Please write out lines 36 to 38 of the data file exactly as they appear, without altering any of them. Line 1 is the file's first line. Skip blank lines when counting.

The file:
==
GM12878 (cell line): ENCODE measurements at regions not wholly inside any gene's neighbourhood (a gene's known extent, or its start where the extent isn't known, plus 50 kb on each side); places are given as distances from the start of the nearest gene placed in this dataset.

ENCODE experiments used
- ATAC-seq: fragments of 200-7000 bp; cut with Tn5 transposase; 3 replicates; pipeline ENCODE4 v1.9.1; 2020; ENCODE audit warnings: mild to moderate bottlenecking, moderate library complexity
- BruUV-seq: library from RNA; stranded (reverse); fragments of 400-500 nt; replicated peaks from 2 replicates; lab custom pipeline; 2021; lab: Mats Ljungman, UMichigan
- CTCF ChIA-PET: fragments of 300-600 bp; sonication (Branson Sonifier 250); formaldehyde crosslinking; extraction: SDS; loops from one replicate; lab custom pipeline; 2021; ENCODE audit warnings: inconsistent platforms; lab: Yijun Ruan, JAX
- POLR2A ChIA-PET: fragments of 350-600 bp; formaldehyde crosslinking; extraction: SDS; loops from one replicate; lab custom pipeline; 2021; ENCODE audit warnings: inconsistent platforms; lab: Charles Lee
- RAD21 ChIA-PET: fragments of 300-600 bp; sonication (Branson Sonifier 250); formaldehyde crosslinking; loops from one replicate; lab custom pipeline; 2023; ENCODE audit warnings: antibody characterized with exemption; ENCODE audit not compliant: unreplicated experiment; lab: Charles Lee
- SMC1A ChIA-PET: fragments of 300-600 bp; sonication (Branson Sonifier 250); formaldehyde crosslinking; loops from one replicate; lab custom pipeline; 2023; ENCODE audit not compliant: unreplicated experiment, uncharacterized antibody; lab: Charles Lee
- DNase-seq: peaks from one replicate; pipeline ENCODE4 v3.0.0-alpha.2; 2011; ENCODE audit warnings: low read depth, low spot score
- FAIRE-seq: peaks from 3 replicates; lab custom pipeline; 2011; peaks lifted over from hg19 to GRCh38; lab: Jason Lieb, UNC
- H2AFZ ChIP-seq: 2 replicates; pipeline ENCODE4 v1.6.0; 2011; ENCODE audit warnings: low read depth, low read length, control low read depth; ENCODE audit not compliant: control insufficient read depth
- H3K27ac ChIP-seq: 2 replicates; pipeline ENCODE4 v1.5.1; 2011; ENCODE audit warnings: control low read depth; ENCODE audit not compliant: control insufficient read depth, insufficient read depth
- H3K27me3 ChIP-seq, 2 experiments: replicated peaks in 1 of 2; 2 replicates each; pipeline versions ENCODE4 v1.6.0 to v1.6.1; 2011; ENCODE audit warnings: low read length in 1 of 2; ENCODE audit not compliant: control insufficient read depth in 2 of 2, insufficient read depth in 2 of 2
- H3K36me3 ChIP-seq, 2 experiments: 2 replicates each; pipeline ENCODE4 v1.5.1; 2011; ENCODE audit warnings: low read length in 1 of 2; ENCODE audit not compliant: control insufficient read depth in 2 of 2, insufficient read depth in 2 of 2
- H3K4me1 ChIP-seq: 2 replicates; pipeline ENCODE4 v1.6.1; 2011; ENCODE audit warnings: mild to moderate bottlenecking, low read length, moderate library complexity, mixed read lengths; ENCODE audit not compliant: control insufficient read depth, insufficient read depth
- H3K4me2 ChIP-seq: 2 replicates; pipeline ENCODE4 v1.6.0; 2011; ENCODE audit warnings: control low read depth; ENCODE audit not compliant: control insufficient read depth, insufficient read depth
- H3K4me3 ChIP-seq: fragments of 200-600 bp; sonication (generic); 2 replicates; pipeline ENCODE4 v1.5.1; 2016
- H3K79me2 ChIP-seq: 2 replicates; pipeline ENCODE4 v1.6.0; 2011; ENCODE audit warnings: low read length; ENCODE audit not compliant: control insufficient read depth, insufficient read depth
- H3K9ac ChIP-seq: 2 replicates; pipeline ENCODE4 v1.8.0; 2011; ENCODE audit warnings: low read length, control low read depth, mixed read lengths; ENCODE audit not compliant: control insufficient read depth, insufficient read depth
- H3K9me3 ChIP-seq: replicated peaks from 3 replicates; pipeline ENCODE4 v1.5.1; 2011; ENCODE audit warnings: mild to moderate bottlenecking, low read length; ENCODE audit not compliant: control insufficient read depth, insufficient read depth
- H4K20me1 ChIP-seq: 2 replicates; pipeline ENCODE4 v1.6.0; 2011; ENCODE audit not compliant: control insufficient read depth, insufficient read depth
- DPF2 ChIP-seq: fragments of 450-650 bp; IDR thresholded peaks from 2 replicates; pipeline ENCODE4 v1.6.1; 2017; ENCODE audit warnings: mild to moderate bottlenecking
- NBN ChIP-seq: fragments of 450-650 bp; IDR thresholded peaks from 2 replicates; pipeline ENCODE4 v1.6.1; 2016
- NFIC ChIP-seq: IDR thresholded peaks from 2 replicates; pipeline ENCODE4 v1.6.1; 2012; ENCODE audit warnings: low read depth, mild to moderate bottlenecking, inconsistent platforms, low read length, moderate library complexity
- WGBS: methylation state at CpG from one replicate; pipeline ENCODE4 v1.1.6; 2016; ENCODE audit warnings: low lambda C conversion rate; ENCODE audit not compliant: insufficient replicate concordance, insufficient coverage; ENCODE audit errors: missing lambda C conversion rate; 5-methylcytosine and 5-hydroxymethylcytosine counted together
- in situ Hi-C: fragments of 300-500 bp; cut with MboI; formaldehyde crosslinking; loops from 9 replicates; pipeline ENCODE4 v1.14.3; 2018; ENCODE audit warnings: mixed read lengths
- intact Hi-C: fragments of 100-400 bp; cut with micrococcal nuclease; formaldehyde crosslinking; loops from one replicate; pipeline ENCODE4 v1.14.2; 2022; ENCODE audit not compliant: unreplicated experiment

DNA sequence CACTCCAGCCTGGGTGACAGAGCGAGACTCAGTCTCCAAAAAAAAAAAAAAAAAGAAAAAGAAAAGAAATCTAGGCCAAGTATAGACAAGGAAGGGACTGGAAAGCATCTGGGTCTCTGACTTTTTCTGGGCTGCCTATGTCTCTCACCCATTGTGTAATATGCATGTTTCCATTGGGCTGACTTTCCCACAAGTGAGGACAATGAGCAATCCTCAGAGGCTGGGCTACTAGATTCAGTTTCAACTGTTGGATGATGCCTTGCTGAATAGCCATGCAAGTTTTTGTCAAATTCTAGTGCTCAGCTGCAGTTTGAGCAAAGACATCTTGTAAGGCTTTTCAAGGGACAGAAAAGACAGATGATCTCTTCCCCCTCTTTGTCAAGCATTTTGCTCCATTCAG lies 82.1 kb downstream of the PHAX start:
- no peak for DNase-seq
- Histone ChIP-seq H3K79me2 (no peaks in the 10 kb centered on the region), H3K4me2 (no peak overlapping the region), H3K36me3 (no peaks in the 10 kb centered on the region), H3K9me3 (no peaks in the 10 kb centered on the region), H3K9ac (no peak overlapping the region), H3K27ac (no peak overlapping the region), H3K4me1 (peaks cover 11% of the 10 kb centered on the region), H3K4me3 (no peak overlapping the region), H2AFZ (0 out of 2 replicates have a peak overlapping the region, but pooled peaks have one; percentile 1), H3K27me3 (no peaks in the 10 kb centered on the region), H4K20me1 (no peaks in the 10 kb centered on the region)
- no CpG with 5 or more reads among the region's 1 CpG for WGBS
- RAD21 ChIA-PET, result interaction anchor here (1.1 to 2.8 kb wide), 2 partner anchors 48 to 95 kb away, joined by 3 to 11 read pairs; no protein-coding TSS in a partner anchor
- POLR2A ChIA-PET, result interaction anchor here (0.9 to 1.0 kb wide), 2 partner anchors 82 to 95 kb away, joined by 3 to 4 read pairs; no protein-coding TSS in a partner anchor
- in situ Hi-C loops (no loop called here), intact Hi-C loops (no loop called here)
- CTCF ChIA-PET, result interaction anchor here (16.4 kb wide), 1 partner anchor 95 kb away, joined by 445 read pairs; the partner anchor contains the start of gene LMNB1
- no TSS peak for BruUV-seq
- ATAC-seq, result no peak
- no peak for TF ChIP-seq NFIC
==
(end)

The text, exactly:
- no TSS peak for BruUV-seq
- ATAC-seq, result no peak
- no peak for TF ChIP-seq NFIC